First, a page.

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Chilo y Chela tamales
Photograph: Nick Murway

The 23 best cheap eats in Chicago

The best part? Everything on this list rings up for around $10.

Written by
Morgan Olsen
Contributors
Zach Long
&
Emma Krupp
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When it comes to affordable dining, you'll find few better cities to eat in than Chicago. From ooey-gooey slices of deep dish pizza, to stacks of fried chicken, to pork dumplings swimming in Sichuan chili oil, our city's cheap eats never compromise on flavor—and what's more, they showcase the very best of Chicago's food history and culture. Of course, sifting through the city's countless neighborhood restaurants can be a bit daunting, so we've rounded up some of our favorite picks into an ever-expanding guide to cheap eats for every palate and pocketbook. 

A brief note on pricing: Like pretty much everyone else lately, the restaurants on this list have been dealing with rising inflation rates, which means many have had to increase prices. You might notice that's pushed some of our picks just above the $10 mark, especially when including tax and tip. Rest assured that your total will still come in well under $15—get ready to dig in!

RECOMMENDED: Discover more of Chicago's most iconic dishes

Best cheap eats in Chicago

BBQ pork bun at Chiu Quon
Photograph: Jaclyn Rivas

BBQ pork bun at Chiu Quon

If there's a more heavenly savory pastry in Chicago, we have yet to find it. Lucky for us, the case at Chiu Quon—one of Chinatown's oldest bakeries—is always stocked with the drool-inducing buns. Each golden orb is stuffed with tender, melt-in-your-mouth shredded pork that's been marinated in sugar, salt, soy sauce, oyster sauce and sesame oil. The fluffy, slightly sweet dough that surrounds the savory center tears easily with two hands (or your teeth). Save yourself the heartache and order a few extras for the road.

Price: Starting at $1.50

  • Restaurants
  • Mexican
  • Lower West Side
  • price 1 of 4

The titular meat is served by the half-pound at Carnitas Uruapan, a popular Pilsen storefront with a newer second location in Gage Park to satisfy the city's demand. Locals line up early to place their order before the restaurant sells out for the day, which can happen well before closing time. The succulent, slow-roasted pork is accompanied by salsa, handmade tortillas, lime wedges, raw onion and cilantro—everything you need to make some of the tastiest tacos in Chicago.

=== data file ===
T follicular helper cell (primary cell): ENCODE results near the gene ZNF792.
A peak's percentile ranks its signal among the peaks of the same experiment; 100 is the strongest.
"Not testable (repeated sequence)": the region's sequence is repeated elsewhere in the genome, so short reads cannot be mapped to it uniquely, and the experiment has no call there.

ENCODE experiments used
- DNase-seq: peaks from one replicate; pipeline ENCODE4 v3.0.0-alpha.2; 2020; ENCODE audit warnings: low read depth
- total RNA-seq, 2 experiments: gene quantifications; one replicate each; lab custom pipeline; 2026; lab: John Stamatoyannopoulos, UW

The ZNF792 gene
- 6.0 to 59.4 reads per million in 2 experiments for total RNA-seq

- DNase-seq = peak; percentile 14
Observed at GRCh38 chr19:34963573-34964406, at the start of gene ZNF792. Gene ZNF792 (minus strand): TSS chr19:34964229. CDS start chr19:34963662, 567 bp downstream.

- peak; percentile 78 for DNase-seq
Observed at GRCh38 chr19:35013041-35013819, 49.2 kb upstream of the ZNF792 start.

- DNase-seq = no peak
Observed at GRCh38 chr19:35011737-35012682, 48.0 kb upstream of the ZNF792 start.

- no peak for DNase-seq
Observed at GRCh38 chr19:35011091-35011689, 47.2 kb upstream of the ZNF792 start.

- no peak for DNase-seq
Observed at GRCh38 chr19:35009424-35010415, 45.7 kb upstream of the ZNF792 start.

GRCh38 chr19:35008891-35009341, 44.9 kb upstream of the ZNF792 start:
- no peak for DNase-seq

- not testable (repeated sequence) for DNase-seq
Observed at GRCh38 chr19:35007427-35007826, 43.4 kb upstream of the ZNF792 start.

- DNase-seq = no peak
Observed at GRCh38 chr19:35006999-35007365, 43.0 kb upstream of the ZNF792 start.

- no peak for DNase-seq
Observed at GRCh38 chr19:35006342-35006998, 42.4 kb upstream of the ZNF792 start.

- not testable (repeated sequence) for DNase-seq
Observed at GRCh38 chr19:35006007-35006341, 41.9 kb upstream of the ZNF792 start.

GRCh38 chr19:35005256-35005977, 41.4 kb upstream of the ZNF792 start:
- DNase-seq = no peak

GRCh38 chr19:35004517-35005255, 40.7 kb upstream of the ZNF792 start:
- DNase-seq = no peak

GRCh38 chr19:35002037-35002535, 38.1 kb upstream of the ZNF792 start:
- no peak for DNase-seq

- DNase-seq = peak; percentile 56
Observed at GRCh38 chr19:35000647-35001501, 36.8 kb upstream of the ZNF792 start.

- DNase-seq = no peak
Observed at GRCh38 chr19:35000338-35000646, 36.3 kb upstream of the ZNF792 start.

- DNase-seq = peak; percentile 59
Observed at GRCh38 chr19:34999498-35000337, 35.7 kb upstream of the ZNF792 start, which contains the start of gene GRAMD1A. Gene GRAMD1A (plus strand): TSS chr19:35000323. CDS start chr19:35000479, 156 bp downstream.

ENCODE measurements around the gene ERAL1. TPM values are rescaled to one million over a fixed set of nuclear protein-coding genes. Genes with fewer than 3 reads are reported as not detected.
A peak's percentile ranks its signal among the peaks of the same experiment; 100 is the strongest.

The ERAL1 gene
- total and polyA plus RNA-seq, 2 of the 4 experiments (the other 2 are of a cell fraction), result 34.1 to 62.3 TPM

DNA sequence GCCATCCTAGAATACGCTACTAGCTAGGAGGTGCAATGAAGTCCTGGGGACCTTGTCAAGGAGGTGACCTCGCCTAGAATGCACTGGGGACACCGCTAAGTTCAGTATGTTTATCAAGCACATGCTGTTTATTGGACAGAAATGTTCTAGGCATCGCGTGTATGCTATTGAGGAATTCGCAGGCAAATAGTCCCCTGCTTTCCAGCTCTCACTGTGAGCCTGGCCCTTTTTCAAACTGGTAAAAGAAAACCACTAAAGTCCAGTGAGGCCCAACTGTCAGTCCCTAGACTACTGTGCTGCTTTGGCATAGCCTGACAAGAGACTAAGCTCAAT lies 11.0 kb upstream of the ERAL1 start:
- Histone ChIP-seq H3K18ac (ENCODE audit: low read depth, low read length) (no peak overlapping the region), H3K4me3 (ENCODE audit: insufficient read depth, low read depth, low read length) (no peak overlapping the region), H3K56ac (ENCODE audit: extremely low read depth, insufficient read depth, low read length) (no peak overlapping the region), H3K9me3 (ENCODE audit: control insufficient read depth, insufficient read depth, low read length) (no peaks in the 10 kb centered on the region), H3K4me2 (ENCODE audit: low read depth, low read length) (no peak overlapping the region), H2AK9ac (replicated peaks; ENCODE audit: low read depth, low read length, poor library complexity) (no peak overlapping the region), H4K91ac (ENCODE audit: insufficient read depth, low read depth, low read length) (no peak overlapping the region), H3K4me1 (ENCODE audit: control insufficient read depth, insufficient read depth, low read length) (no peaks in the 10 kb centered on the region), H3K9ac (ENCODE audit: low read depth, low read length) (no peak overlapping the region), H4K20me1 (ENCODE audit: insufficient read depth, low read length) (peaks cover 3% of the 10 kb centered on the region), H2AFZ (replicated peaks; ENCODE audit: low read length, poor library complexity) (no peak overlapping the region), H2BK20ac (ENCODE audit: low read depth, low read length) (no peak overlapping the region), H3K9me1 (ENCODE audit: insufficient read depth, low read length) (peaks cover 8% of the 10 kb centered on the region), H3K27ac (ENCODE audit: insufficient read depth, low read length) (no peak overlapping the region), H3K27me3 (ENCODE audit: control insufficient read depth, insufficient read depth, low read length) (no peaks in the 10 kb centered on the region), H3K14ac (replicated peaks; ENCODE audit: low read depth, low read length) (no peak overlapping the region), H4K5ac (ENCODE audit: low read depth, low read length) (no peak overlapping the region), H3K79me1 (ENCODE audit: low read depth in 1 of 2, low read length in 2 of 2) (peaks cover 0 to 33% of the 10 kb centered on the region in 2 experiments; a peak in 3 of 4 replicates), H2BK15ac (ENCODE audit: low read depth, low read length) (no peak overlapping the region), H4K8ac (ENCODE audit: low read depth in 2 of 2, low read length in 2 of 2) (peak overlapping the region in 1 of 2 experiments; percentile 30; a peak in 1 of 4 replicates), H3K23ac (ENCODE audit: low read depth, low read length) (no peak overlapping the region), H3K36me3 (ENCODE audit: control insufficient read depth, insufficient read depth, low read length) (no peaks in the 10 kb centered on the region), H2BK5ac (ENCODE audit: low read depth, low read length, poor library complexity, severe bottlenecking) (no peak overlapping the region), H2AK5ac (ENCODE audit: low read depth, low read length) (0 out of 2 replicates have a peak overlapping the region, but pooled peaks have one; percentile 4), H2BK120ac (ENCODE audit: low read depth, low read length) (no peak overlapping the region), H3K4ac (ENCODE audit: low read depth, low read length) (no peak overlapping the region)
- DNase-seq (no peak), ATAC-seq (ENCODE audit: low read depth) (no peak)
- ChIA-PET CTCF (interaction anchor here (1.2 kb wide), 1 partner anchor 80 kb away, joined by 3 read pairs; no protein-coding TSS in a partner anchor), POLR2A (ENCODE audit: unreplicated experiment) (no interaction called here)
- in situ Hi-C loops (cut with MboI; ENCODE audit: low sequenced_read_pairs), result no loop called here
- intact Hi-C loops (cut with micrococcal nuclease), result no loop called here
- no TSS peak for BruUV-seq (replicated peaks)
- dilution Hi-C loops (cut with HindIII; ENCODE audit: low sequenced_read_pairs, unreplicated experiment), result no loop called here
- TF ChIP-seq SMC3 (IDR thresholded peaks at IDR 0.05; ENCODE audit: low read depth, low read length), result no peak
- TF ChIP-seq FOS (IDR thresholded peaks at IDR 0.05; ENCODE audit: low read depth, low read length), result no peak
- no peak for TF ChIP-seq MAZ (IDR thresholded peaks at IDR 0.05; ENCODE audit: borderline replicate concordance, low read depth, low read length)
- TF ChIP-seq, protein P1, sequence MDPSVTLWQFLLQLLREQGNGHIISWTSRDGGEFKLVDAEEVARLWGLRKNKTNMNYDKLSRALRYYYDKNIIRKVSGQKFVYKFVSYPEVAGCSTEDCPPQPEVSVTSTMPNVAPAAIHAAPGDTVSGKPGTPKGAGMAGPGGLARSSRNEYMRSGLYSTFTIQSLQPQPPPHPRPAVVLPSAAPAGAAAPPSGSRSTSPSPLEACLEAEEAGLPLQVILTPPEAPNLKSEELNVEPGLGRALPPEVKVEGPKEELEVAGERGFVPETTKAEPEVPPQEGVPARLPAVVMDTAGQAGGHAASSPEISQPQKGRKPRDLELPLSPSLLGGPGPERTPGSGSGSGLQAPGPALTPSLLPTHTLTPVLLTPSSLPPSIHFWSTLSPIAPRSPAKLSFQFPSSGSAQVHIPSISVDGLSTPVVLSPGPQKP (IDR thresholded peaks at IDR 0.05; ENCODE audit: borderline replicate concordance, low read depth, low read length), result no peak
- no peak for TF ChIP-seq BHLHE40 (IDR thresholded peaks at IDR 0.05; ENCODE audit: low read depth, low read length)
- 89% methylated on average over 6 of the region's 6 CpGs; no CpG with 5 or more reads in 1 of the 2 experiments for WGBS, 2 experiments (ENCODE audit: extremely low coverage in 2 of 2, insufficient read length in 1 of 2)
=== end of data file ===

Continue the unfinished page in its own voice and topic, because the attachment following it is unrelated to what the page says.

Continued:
Price: Starting at $6.50

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  • Restaurants
  • Bakeries
  • Lincoln Square
  • price 1 of 4

With locations in Uptown and just to the west of Lincoln Square (on Lawrence Ave), Nhu Lan serves some of the best bánh mì in town. The bakery's signature Vietnamese sandwich is piled with pâté and head cheese, but the vegetarian options at Nhu Lan are just as delicious, filling and affordable. Show up with $10, and you can snag a flaky baguette wrapped around tender pieces of ginger-marinated tofu as well as carrots, daikon, jalapeno and cilantro.

Price: $9

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Zach Long
Editor, Time Out Chicago
Lengua taco at La Chaparrita Grocery
Photograph: Nick Murway

Lengua taco at La Chaparrita Grocery

If you've gotten this far without trying lengua, or beef tongue, it's time to change that—stat. Try it at this iconic Little Village corner store that peddles some of the best tacos, huaraches and aguas frescas around. The super tender, remarkably soft meat is a flavor conduit, so keep it simple with a sprinkle of diced raw onions and cilantro, a squeeze of lime and a spoonful of salsa. While you're here, you might as well sample the cabeza (head and cheek) and the al pastor—two close seconds.

Price: $3.50

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  • Restaurants
  • Seafood
  • Albany Park
  • price 1 of 4

This not-so-hidden gem in Albany Park deals in unimaginably cheap sushi, three words that could be a turnoff but aren't at Lawrence Fish Market. Most of the rolls ring up well under $8, but we love shopping the à la carte section, where you can snag single slices of pristine sashimi for as little as a buck. Choose from tender tako (octopus), buttery salmon, ruby-red tuna or marinated mackerel. Just don't forget to stop at the ATM before you place your order—Lawrence Fish Market is cash-only.

Price: $1–$2

  • Restaurants
  • Indian
  • West Ridge
  • price 1 of 4

This always-bustling Indian restaurant on Devon Avenue boasts an entire menu of dishes that won't break the bank, most of them are served on metal cafeteria trays, if you're dining in. If you've never dined at Ghareeb Nawaz before, the chicken biryani (available with bone-in or boneless chicken) is a great place to start. You'll get a heaping serving of basmati rice with chunks of tender chicken that's marinated with spices and yogurt. Add a gigantic piece of tandoori nan to your meal if you like—you'll still come in under budget, because it's only a buck.

Price: Starting at $5.50

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Zach Long
Editor, Time Out Chicago
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  • Restaurants
  • Little Italy, UIC
  • price 1 of 4